Sydney is set to become a 24-hour city, meaning the New South Wales capital will be given a new lease of life at nighttime through expanded cultural, leisure and social activities for all ages, and increased public transport options.

Urban planners are giving residents and visitors more options to enjoy Sydney outside of 9-5 hours under a new strategy. Known as the Sydney 24-Hour Economy Strategy, the blueprint lays out sustainable measures to help businesses and activities thrive during nighttime hours. Measures include extended opening hours for cultural institutions; identifying spaces that could be reclaimed for outdoor dining, art installations, concerts, shows, festivals, and mini parks; reducing restrictions on liquor licensing and live music; and increasing public transport options.

"At its core, our objective is to create a 24-hour city that is world renowned for its vibrancy, diversity, safety and access to amenity right throughout the day and night," Stuart Ayres, Minister for Jobs, Investment, Tourism and Western Sydney, said in a statement. "To compete on the world stage and create jobs, we must have a fantastic afterdark experience and 24-hour amenities for all to enjoy."

Stalls at the Sydney Morning Herald Qantas Good Food Month Festival
Markets, food trucks and pop-up restaurants could apply for nighttime licences under the new plan ©Greg Elms/Lonely Planet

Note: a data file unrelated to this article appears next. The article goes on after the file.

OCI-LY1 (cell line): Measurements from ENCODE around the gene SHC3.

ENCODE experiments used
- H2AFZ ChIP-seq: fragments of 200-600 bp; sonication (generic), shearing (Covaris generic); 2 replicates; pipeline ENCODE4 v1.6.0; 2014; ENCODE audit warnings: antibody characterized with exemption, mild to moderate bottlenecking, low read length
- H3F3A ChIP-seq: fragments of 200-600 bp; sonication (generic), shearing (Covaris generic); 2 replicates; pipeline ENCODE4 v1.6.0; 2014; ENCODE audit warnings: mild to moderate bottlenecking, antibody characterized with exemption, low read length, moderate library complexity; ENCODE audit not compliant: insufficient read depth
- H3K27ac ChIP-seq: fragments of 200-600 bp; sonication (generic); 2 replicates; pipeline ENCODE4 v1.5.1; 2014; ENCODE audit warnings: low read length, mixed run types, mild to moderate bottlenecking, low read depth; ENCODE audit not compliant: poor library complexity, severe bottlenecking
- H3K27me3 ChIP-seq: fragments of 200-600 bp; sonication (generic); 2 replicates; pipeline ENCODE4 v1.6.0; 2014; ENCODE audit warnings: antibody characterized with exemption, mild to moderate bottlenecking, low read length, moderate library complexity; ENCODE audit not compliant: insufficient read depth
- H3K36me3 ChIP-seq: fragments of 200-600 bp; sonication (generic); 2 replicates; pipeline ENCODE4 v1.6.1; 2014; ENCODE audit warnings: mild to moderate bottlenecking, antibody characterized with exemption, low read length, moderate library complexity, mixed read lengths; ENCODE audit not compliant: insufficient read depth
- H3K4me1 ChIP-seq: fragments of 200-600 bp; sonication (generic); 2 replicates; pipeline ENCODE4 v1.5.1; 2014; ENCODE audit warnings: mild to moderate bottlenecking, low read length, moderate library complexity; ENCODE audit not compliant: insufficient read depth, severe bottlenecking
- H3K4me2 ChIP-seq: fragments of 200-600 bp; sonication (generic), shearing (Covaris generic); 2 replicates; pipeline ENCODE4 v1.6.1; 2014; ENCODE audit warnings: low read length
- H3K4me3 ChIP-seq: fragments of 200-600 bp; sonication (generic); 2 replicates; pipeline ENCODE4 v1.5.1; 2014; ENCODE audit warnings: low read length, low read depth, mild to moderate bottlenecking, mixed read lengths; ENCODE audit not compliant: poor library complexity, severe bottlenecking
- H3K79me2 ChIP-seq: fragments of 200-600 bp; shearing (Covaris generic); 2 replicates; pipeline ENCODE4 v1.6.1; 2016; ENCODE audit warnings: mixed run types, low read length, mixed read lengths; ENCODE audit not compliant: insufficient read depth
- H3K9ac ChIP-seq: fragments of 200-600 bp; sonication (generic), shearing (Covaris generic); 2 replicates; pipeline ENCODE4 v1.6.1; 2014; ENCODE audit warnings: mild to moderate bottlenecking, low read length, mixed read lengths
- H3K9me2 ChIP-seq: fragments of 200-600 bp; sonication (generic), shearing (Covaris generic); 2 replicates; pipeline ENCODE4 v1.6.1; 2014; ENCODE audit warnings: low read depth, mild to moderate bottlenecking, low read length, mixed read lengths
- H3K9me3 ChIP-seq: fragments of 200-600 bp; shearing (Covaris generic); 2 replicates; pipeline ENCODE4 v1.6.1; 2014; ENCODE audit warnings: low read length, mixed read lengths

The strategy aims to move away from its nightlife dependence on the consumption of alcohol and strike the right balance with safety and vibrancy. During the development of the strategy, the NSW Treasury commissioned a series of community discussion workshops across Sydney and found that 78% of people wanted more night-time activities that do not centre around alcohol, and 83% of people (aged 18- 29 years) would prefer to spend their money on experiences over material objects.

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The goals of the Sydney 24-Hour Economy Strategy ©NSW Treasury

The report said it will ensure that all voices are heard in the move towards a more inclusive, 24-hour culture, and noted the coronavirus pandemic has created an opportunity "not only to plan to re-open Sydney’s night-time economy, but also to reshape the meaning of Sydney’s nighttime experience."

The changes are part of Sydney’s recovery from the pandemic but most won't come into play until current COVID-19 restrictions have been lifted. You can access the full report here

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